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Cabinet plans will hit more households harder than forecast

Wednesday 07 November 2012

Telegraaf%20website.png Disaster: the Telegraaf makes its feelings about the new government's policies clear

Nearly six in 10 people will have less money to spend each month because of the new cabinet’s policies, according to calculations sent to parliament by social affairs minister Lodewijk Asscher.

Some 14% of households will have between 5% and 10% less to spend while 3%, or 220,000 households, will see their disposable income cut by more than 10%.

High-earning single income households will be particularly hard hit. The traditional family with father earning €66,000 a year (double the average income), will lose 6.25% of their spending power over four years.

By contrast, single parent families on a minimum income will have some 7% more to spend, the figures show. Low income households will all benefit from the changes.

Cumulative effect

‘The increase in value-added tax, income-related health insurance premiums and making parents pay for school books – these all have a cumulative effect,’ RTL news correspondent Frits Wester said.

In the briefing Asscher stresses that the figures are an estimate and do not take into account inflation, wage rises and other macro-economic developments.

‘We are going to look at how we can limit the cases that stand out,’ Asscher said.

Large group

Halbe Zijlstra, leader of the VVD parliamentary party, told Radio 1 on Tuesday no income group will lose more than 4% of their spending power through the new government's policies.

Broadcaster RTL estimated last week some people could lose up to 30%.

Zijlstra did say that if policies lead to major reductions in spending power the cabinet could make a new agreement but only if 'the loss in spending power is more than 10% and for a large group'.

According to the Telegraaf, some households will be much harder hit than indicated in the new figures because these have been averaged out. But it is unclear what the new cabinet means by ‘large groups’, the paper says.

MPs decided on Wednesday afternoon to hold their traditional first debate with ministers next Tuesday, after the national family spending institute Nibud has completed its own calculations on the likely effect of government policy.

Have your fears been soothed by the new minister's briefing? Have your say using the comment box below.

© DutchNews.nl

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Readers' comments (6)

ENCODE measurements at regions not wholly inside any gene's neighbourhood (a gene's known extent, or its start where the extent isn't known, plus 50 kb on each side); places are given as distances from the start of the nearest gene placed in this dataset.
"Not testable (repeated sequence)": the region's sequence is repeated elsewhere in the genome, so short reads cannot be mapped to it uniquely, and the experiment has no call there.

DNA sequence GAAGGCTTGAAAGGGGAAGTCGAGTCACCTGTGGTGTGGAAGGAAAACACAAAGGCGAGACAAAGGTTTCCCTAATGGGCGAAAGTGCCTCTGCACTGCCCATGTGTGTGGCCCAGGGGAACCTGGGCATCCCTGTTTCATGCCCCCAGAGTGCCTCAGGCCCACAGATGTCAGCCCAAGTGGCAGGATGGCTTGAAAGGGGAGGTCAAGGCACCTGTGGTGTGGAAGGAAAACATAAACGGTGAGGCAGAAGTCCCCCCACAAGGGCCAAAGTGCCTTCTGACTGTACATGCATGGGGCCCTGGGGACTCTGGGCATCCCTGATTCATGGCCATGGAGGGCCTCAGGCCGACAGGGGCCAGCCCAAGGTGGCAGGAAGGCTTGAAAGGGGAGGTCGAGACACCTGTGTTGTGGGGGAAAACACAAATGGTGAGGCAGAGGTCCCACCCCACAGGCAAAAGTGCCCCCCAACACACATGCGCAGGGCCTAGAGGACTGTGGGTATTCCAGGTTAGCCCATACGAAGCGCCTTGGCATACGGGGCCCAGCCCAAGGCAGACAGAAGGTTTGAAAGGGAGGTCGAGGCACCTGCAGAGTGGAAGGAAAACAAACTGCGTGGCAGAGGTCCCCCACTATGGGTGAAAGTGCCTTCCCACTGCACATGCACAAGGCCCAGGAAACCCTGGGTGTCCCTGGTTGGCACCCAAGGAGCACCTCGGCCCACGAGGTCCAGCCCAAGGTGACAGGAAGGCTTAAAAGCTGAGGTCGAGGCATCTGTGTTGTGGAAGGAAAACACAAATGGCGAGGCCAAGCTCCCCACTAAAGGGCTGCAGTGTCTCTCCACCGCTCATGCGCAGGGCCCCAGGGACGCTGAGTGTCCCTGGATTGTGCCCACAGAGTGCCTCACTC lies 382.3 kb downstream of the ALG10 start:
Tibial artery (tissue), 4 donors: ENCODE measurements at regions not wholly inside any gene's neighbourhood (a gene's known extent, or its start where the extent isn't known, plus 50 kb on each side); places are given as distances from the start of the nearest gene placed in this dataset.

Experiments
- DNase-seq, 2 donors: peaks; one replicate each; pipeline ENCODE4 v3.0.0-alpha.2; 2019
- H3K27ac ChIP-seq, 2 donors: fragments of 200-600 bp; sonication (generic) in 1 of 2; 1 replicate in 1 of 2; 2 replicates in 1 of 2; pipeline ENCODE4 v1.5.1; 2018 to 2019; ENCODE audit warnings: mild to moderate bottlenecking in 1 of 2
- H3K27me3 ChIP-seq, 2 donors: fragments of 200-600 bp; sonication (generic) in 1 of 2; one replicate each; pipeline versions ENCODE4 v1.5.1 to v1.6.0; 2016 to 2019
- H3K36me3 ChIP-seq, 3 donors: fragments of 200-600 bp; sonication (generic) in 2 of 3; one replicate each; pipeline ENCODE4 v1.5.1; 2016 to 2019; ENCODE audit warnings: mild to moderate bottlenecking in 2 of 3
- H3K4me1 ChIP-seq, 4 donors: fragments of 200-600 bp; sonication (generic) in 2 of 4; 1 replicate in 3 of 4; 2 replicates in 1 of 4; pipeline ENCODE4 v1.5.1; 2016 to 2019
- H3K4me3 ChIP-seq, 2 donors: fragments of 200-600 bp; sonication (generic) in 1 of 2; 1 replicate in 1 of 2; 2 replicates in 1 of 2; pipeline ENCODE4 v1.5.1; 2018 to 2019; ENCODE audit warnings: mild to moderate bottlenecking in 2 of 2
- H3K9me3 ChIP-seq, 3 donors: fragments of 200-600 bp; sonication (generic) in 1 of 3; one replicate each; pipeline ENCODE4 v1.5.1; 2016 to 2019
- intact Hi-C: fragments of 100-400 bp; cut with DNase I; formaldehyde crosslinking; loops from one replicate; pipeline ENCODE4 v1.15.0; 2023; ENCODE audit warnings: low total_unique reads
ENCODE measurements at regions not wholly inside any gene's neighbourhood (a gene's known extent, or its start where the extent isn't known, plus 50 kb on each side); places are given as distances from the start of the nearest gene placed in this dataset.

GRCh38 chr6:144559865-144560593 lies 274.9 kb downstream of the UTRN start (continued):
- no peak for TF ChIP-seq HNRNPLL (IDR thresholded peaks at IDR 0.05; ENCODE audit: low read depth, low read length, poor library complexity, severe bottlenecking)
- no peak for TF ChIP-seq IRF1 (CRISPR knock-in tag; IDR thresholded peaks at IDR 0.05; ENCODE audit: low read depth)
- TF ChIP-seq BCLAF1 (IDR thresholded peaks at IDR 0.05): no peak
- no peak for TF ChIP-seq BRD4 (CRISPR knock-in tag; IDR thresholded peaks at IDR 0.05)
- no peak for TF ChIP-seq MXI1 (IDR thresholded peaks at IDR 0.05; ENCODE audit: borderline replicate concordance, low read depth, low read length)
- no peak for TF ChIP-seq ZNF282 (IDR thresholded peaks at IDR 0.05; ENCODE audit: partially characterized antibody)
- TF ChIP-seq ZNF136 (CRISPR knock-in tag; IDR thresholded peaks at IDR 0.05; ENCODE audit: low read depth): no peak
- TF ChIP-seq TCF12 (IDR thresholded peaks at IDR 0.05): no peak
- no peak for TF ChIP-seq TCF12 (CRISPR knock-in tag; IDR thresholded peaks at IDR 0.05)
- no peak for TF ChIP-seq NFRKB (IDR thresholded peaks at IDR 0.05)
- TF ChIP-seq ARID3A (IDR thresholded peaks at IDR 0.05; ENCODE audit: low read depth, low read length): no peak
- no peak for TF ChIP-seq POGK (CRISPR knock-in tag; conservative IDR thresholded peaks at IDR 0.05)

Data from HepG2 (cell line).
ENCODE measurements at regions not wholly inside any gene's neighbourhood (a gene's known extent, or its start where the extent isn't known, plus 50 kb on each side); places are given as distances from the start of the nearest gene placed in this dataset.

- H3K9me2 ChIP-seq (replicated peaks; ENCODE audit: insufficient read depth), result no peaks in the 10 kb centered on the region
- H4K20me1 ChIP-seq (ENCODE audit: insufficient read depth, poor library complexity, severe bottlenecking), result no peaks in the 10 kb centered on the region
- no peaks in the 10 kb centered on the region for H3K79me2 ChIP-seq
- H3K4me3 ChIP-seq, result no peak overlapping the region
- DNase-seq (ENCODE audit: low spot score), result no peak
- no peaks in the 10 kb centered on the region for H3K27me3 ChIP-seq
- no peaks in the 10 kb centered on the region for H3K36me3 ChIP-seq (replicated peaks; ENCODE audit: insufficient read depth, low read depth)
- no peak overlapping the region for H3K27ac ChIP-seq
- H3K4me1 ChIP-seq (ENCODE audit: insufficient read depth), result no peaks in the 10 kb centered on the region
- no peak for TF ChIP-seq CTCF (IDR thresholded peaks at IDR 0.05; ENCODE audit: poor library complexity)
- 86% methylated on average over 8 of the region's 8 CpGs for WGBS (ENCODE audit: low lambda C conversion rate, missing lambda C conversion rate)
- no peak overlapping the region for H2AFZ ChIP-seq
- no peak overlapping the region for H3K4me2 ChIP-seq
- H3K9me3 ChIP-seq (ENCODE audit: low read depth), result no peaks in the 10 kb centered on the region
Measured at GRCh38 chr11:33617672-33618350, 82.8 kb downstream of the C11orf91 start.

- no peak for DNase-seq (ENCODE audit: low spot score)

As far as I know there is a crisis in Europe. We expect all sorts of things from Greece. People are actually living in poverty there. And here we moan and complain about some high earning people losing some spending power.
And it is very obvious Telegraaf has an agenda. Typical right wing media can't stand it that a leftish party like PvdA is in power. We are bombarded every day with dramatic over the top headlines by Telegraaf. Get used to it.

By pepe | November 7, 2012 2:10 PM

No. When would my fears ever be soothed by a politician?

By Me | November 7, 2012 2:25 PM

No! my fears have not been soothed by the briefing. I would like to know in hard facts just what it is going to mean TO ME so I know what I will have and what I will not have.

By dee | November 7, 2012 2:52 PM

You mentioned the middle class & the poor but.. what about the filthy rich? - yeah I know, dumb question :P

It would seem now that the main objective of the Sampson & Delilah party is to soon legally confiscate more of many people's income.. and get away with it, totally uninspiring, (Again!)

By The visitor | November 7, 2012 4:38 PM

It took RTL to threaten court action against the government before the figures were disclosed. 'No-one would get more than a 4% reduction in spending' has now been revised to 'more than a 10% reduction' in the blink of an eye, and then modified to unlimited (unless the affected persons are a 'large' group) before the blinked eye could reopen. Thank you RTL for forcing disclosure from a bunch of liars.

By jaycee | November 7, 2012 7:13 PM

This plan is clearly redistributing from the middle income to the lower income group. The very rich - earning a few 100 thousand a year will be even better off, because lowering the top income tax rate will fully compensate their higher health care costs, as well as the lowering of the mortgage deduction.

By Andrew | November 8, 2012 9:30 AM

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